So that was 2008, and most of that money went away. That was a year that a lot of people got massively crushed in a lot of ways.
So basically it was like a convergence of all these bad situations all at once.
I lost a lot of money in the stock market and even though it’s rebounded since, unfortunately, when it was depressed, taxes came due so I had to pull out a large chunk of the money I still had to pay that.
So there was kind of a perfect storm of bad situations.
And people should realize I’m not broke by any means. I still have money in the bank and my wife makes good money.
She’s a very successful civil engineer and I couldn’t do any of this without her support.
But I decided, due to the fact that I was playing poorly and not managing my bankroll very well, I could either drop down to a more manageable level or borrow money and go further into debt, or I could go into our family’s savings account.
And it all came to a head at a time, maybe not coincidentally, that we were dealing with a lot of other stuff and trying to keep it together financially and as much as we can emotionally, because she and I have had a lot of health problems in the last year.
So I know it all came to a head because of all the added pressure from everything.
PL: If you’re comfortable talking about it, can you tell us about what you and your wife were going through, and how it played into the pressure you were feeling playing poker?
GG: Yeah, so Amy and I were married in July of 2010 and we had always sort of imagined we’d never get married, but we’d just live together for the rest of our lives, because we didn’t plan on having kids or anything.
But we decided that we wanted to have kids so we got married, and we were thinking in two or three years we’d start trying to start a family.
But Amy got pregnant in October and we lost that baby in January. And she was pregnant in May again and we lost that baby in June and she was pregnant again in October, and we lost that baby.
So going through three miscarriages and the uncertainty that comes with that, and everything else, was a lot to deal with. Trying to figure out how we’re going to move forward and find a solution to the problems we’re having is basically always on my mind all the time.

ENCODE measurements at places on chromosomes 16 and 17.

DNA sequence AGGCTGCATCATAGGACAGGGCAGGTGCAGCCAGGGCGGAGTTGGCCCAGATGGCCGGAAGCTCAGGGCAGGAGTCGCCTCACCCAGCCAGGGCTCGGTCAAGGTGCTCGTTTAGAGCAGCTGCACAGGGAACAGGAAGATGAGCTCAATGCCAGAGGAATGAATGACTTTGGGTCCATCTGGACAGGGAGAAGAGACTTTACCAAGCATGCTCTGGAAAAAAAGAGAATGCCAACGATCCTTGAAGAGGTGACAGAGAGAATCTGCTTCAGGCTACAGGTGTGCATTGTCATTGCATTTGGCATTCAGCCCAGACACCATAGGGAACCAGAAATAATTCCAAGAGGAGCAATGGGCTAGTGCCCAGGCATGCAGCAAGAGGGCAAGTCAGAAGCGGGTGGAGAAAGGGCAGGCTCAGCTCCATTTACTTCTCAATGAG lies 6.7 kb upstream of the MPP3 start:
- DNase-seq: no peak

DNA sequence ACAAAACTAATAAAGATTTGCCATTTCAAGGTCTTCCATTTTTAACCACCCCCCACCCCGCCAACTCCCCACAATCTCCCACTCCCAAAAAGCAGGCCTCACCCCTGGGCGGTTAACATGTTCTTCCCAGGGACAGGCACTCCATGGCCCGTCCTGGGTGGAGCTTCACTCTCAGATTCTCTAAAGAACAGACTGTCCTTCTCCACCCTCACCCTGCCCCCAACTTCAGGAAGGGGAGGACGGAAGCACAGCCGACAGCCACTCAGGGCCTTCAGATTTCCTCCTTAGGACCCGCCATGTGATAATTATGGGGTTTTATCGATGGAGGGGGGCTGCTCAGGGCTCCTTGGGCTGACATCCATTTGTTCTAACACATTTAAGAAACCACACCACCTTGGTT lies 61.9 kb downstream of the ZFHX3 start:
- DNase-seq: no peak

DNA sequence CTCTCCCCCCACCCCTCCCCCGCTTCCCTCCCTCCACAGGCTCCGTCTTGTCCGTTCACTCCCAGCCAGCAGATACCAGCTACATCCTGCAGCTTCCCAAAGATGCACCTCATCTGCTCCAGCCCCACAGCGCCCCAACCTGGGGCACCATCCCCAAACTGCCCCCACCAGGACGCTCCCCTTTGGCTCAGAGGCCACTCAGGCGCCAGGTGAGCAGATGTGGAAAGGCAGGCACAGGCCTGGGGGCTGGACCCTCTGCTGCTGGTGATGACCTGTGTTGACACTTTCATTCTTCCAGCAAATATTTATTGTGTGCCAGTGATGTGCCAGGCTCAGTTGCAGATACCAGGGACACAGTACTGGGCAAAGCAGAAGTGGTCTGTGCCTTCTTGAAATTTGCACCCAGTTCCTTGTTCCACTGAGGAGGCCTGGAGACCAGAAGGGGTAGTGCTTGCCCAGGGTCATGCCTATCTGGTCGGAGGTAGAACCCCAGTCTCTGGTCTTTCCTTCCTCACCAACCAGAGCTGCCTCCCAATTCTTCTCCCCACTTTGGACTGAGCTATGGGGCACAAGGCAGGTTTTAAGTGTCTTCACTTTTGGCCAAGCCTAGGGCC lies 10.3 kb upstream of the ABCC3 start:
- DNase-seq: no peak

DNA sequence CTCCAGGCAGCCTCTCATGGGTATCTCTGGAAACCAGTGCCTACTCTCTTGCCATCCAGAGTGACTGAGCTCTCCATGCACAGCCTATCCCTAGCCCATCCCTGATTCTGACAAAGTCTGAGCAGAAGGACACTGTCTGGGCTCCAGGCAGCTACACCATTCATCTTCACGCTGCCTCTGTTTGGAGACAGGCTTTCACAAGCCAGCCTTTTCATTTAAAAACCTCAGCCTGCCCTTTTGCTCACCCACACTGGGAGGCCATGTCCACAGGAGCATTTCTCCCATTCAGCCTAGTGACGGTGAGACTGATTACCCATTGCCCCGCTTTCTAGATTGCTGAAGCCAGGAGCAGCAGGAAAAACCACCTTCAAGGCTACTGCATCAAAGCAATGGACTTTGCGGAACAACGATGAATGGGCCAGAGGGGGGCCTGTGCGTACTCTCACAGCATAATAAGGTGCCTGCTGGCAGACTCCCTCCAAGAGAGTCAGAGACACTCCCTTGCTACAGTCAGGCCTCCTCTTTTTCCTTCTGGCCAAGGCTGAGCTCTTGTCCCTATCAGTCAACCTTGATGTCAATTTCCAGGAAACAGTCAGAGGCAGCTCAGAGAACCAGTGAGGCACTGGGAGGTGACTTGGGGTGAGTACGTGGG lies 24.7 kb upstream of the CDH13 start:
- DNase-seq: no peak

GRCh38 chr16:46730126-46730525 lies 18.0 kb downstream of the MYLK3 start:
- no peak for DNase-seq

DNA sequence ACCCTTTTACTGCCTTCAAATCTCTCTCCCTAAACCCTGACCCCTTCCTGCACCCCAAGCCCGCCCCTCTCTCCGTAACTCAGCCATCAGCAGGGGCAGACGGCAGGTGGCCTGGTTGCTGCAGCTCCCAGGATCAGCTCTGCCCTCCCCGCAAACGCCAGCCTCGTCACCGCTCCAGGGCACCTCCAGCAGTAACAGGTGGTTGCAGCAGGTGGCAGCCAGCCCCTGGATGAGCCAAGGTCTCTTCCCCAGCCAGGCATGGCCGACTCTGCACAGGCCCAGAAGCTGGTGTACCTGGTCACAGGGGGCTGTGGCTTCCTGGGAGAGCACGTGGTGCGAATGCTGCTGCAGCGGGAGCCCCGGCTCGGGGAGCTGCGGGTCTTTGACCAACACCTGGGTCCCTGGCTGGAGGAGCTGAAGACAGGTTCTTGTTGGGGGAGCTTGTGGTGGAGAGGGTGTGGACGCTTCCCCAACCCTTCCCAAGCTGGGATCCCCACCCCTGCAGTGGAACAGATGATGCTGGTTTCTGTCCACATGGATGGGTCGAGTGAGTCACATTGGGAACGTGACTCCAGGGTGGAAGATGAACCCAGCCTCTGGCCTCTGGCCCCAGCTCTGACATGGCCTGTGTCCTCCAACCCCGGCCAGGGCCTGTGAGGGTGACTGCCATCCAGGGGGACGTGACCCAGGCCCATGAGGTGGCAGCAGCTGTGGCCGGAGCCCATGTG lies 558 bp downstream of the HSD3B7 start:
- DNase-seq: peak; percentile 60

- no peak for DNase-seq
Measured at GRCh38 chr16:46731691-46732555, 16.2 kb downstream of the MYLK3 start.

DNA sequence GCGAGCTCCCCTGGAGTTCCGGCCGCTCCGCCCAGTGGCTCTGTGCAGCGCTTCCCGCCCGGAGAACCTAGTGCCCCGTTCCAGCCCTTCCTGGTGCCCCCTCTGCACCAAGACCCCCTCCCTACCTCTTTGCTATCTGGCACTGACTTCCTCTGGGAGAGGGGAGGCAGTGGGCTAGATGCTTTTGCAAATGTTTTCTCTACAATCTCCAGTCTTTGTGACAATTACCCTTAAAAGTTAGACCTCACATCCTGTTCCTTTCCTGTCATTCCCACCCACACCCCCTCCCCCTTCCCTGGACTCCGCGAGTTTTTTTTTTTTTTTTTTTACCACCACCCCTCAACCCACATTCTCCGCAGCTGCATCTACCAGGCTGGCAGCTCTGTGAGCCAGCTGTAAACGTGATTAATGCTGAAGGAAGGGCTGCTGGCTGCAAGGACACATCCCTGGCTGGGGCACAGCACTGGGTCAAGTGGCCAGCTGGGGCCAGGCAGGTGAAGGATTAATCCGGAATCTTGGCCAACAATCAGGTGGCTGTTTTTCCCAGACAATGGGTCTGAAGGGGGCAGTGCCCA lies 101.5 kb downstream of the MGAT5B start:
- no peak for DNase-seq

It’s obviously caused troubles with us relationship-wise just because it’s really hard to deal with.
So it sort of turns out to be this perfect storm of shitty things that I’m trying to deal with but there’s not really a playbook for Amy and I in this situation.
PL: So this is what you’re going through personally, while feeling a lot of pressure professionally at the same time?
GG: Yeah, and it’s just gotten harder to earn a living playing poker professionally in the last three years or so. People are getting a lot better and now the effects of Black Friday.
I’m lucky enough to live in the LA area so the games are still good but they’re nothing like they used to be.
The economy seems to play into it too. People just have less money to be bad at poker.
This is starting to sound like a “Woe is me” kind of thing and that’s not how I want it to sound.
PL: It seems like there’s a lot of ego involved in dropping down stakes, and smoke and mirrors in poker as far as pros purporting to be mega-rich and everything, so it’s refreshing to hear you be so open about it.
Can you tell us about your feelings about the decisions you’ve made, and the plan you have going forward?
GG: It’s true that there’s a lot of ego amongst poker players that’s sort of like, if you’ve made it to a certain height in the poker world, and you go below that you’re a failure.